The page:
6     2.645751     0.188982    -0.094491    22.207654      0.029161     -2.641800     -0.144552   0.508700  
  7     2.828427     0.176777    -0.088388    20.704811      0.023623     -2.587164     -1.143058   0.566213  
  8     3.000000     0.166667    -0.083333    19.471221      0.019642     -2.183032     -2.057759   0.620300  
  9     3.162278     0.158114    -0.079057    18.434949      0.016667     -1.497113     -2.785436   0.671508  
 10     3.316625     0.150756    -0.075378    17.548401      0.014374     -0.616280     -3.258865   0.720254  
 11     3.464102     0.144338    -0.072169    16.778655      0.012563      0.366304     -3.444680   0.766861  
 12     3.605551     0.138675    -0.069338    16.102114      0.011103      1.360698     -3.338937   0.811589  
 13     3.741657     0.133631    -0.066815    15.501360      0.009905      2.286752     -2.961547   0.854648  
 14     3.872983     0.129099    -0.064550    14.963217      0.008909      3.078259     -2.350387   0.896213  
 15     4.000000     0.125000    -0.062500    14.477512      0.008069      3.685127     -1.555584   0.936428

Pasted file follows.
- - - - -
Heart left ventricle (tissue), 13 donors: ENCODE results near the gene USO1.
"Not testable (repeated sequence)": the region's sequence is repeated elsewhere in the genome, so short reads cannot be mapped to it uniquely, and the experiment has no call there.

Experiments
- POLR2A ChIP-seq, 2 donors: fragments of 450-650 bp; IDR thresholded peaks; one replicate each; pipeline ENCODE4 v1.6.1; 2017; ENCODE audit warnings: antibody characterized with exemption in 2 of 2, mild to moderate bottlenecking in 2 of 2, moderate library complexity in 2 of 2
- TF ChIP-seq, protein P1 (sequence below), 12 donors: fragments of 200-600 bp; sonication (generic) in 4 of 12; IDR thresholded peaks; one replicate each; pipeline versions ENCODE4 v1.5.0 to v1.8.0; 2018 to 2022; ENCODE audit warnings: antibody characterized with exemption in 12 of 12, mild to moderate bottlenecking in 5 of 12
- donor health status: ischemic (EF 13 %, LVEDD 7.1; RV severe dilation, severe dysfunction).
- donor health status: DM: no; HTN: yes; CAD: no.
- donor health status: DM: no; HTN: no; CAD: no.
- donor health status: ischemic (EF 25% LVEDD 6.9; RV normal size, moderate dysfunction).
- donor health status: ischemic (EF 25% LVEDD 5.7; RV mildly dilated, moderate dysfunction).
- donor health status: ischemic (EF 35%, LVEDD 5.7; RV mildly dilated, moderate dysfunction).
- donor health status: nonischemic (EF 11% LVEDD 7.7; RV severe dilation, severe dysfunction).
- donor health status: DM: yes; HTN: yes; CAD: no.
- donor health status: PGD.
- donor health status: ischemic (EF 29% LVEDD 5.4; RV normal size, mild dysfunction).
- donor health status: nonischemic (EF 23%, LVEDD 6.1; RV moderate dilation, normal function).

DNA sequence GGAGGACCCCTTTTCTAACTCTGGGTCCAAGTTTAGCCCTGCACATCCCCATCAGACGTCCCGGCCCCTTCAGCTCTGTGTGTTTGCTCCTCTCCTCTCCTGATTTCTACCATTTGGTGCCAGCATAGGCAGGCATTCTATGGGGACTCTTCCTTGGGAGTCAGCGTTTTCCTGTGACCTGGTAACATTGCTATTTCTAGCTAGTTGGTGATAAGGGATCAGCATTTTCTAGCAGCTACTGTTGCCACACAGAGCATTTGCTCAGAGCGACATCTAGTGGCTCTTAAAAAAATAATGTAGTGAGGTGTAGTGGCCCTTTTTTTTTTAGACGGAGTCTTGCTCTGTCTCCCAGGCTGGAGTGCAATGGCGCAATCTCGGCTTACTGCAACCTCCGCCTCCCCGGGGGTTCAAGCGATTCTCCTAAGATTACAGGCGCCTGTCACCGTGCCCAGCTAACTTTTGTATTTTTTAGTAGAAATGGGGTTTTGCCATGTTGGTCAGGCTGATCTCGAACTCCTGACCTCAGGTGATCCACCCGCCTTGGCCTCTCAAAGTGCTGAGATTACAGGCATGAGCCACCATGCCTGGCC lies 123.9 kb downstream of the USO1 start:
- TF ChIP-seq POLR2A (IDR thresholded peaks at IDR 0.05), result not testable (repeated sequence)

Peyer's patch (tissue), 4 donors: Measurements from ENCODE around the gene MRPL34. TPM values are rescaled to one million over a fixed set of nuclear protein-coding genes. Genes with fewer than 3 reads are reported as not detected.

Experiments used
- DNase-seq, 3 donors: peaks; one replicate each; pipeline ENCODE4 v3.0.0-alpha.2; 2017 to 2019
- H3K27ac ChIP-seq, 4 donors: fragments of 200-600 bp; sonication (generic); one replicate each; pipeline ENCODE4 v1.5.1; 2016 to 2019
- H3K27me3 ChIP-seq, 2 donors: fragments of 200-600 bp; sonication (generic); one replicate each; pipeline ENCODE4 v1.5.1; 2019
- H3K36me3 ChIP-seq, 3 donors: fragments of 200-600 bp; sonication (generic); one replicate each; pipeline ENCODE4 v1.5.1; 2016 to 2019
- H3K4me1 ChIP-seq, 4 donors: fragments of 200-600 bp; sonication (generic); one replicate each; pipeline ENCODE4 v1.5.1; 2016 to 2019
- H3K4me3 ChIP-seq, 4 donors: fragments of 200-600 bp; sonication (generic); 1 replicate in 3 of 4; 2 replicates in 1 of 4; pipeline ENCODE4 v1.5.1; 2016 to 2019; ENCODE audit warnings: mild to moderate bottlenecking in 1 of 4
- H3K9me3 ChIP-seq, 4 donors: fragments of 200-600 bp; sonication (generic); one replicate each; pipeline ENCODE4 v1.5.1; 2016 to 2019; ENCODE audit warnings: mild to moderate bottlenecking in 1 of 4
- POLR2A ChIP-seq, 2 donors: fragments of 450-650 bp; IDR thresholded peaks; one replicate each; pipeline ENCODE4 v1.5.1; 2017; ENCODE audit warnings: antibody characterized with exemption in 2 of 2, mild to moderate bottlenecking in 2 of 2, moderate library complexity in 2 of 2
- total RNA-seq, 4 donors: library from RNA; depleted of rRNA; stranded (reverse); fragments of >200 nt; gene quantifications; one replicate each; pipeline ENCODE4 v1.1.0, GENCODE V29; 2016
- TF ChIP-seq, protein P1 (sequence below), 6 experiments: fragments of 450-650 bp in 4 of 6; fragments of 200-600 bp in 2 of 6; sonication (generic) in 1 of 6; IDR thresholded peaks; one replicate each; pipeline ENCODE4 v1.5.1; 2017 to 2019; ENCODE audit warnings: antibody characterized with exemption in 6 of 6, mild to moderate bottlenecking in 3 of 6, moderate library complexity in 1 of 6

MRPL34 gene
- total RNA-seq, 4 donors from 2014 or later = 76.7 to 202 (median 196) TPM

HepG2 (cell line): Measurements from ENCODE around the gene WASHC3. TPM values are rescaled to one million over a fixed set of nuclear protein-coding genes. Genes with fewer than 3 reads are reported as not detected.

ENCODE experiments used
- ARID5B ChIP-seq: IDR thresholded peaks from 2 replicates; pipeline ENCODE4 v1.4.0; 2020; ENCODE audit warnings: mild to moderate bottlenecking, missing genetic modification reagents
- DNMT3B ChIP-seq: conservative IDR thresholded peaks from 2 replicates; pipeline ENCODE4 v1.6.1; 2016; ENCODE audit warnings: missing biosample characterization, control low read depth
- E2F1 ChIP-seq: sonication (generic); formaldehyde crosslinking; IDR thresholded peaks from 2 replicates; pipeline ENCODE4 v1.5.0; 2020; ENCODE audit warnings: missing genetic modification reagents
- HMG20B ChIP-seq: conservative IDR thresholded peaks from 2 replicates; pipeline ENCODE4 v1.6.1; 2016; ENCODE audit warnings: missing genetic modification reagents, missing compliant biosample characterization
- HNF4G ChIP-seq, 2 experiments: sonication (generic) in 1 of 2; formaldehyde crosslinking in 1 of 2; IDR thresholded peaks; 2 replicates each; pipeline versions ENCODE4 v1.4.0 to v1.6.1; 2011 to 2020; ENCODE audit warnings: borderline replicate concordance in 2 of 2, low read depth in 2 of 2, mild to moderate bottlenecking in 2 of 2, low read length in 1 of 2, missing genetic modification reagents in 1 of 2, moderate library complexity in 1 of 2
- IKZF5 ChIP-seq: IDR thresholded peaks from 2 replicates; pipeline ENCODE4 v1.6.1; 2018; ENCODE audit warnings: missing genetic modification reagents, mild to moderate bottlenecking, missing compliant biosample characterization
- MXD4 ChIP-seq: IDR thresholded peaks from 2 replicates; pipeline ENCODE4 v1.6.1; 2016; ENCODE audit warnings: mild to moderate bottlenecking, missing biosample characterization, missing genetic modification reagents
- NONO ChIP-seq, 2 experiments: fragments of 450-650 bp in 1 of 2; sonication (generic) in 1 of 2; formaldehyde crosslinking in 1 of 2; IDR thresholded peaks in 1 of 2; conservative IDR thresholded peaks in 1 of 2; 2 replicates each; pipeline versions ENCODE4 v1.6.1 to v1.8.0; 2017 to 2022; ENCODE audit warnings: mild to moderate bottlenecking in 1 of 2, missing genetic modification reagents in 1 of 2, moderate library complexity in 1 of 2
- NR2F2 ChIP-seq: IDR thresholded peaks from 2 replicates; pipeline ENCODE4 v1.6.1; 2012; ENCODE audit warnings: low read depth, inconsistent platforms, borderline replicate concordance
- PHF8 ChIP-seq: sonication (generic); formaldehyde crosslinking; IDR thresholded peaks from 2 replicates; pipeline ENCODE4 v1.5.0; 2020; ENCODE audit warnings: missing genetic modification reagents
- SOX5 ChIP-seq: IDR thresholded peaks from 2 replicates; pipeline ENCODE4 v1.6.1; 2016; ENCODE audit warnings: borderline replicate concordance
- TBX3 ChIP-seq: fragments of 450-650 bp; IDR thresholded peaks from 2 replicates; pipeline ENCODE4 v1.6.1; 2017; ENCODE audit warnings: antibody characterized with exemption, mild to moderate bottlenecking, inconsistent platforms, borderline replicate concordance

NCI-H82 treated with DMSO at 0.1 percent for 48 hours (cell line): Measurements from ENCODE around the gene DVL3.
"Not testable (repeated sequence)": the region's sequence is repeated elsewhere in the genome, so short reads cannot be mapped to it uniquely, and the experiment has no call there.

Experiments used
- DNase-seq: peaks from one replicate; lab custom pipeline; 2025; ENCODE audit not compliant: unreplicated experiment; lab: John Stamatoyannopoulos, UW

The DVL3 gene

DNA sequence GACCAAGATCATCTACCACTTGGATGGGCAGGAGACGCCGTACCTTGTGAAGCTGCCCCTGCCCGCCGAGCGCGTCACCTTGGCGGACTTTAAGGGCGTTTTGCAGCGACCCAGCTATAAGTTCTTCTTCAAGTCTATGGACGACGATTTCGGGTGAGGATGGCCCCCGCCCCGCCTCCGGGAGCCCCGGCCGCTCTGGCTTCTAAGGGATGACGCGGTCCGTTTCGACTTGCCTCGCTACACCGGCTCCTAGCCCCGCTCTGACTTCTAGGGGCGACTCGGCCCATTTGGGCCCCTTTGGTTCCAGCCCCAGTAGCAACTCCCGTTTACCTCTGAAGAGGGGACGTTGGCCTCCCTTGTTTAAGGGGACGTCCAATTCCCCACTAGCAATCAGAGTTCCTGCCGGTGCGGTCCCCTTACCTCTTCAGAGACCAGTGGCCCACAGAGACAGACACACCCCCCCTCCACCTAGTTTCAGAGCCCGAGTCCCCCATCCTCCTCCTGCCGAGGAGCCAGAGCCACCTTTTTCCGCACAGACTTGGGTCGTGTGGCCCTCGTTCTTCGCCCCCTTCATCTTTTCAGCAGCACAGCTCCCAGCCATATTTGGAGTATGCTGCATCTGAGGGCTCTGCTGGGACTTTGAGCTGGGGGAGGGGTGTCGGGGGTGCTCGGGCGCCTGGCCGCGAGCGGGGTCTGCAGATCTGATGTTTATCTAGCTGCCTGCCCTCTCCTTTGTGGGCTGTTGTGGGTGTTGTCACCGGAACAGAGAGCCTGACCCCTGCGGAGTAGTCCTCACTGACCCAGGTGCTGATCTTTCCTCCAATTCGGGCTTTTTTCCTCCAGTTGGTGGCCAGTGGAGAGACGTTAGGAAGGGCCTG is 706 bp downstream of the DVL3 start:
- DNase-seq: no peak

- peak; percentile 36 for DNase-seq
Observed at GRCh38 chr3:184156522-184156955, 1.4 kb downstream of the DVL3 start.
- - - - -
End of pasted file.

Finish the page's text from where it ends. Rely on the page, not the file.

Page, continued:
16     4.123106     0.121268    -0.060634    14.036243      0.007353      4.074023     -0.634302   0.975418  

enter image description here

Pictures of Matlab Theodorus Spirals

Different variations of basic code 


Overlapping: Apparently according to Wikipedia, in 1958, Erich Teuffel proved that no two hypotenuses will ever coincide, regardless of how far the spiral is continued. I haven’t seen this proof. If it doesn’t overlap I wonder what it would look watching, from the origin, the plot of points as the spiral winds. What is that pattern and is there a formula?

Also if the Theodorus Spiral goes on into infinity and the spokes never overlap, is this significant for computer science and information storage? I mean in terms of pointers and list/arrays/stacks or ‘theodorus positioning’???


 Theodorus Spiral Trinket Matlab picture, 3D print
and inside the VOXON

3D spiral Matlab file3D spiral